Our good colleague at Wetpixel, Adam Hanlon, recently reported that the extremely popular Eneloop rechargeable batteries are now not recommended for underwater strobe use. Panasonic, who owns Eneloop, specifically states on its website "Please do not use eneloop Ni-MH batteries in underwater lights or other airtight appliances." Adam mentions it could be interesting if the strobe manufacturers have something to say, otherwise we’ll all keep using Eneloops as usual. It could indeed.
What seem to be the issue?
Damaged Ni-MH batteries can release hydrogen gas. The batteries are equipped with a vent that will release the hydrogen. In air this is not a problem but if the batteries are in a seal device where the gas cannot be diffused a spark caused by a hyper-electric discharge or short circuit could potentially cause a fire. That said, most contemporary, if not all, strobes and dive lights do have a release valve whereby the hydrogen gas can be vented from the battery compartment.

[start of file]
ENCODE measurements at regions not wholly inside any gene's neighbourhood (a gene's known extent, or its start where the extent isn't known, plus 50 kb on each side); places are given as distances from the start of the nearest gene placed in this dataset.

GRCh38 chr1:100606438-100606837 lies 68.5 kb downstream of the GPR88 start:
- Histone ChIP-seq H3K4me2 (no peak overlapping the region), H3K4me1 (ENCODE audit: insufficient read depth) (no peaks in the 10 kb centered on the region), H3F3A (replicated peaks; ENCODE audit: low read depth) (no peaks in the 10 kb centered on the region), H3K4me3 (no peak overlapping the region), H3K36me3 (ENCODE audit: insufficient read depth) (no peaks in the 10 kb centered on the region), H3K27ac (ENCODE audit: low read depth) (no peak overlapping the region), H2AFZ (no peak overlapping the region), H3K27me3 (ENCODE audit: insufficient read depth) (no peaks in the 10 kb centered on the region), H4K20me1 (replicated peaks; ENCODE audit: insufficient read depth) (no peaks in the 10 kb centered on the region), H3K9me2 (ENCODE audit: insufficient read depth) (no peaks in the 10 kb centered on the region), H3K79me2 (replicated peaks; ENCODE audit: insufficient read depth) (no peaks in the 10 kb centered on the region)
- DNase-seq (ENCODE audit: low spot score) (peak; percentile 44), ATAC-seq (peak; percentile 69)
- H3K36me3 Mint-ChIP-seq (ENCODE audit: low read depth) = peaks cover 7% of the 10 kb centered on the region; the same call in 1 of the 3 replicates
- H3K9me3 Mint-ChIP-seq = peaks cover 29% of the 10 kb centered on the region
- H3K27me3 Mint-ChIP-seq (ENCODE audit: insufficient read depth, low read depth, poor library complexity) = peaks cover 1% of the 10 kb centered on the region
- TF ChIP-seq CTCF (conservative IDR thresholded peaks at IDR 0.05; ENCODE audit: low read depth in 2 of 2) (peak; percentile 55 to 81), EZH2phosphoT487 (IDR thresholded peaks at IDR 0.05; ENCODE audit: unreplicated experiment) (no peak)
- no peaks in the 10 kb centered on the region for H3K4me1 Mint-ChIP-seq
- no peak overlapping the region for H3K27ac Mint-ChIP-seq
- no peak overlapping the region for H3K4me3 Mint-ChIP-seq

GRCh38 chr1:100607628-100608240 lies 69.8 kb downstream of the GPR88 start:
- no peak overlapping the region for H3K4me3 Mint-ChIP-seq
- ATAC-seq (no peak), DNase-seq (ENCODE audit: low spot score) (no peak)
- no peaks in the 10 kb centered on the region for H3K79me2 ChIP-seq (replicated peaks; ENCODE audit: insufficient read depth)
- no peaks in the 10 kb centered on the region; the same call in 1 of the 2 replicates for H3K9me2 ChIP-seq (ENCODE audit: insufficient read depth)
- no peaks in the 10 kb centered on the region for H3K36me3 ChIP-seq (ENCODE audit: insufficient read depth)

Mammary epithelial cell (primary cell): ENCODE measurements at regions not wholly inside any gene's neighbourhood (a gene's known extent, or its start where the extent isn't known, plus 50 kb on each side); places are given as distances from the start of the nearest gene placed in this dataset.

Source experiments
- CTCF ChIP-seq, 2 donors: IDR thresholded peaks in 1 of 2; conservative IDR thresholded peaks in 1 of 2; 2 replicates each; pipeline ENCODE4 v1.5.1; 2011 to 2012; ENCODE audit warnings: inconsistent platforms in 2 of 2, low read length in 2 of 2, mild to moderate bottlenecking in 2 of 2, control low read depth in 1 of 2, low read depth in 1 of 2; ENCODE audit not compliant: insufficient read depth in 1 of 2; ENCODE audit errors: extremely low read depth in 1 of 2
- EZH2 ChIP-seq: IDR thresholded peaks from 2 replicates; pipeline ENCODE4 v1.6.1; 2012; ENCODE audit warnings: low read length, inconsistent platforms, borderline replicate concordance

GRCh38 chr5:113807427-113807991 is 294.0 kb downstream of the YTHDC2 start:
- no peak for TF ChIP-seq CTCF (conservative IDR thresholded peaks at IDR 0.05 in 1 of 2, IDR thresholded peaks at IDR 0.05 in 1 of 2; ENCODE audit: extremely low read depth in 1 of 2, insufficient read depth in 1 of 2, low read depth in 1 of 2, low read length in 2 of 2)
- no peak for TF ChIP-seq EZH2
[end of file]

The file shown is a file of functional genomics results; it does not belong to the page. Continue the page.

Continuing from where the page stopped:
On a related note
In February, DPReview published a test by Martin Cheung, in which the recycle speeds of inexpensive rechargeable IKEA LADDA batteries were compared against more expensive Panasonic Eneloop Pro batteries using Godox TT685 flashes. The results were surprising: the LADDA batteries actually demonstrated a noticeably faster recycle speed versus the Eneloop Pros. (see link below)
Are they the same batteries?
These surpring findings led other bloggers to speculate what the difference between the two brands really was, if any. For example Petapixel ran an article asking “Are $5 IKEA LADDA Batteries Identical to $20 Eneloop Pro Batteries?” Apparently both brands of batteries are made by the same factory in Japan.
Are IKEA LADDA Batteries Really Eneloop Pro cells?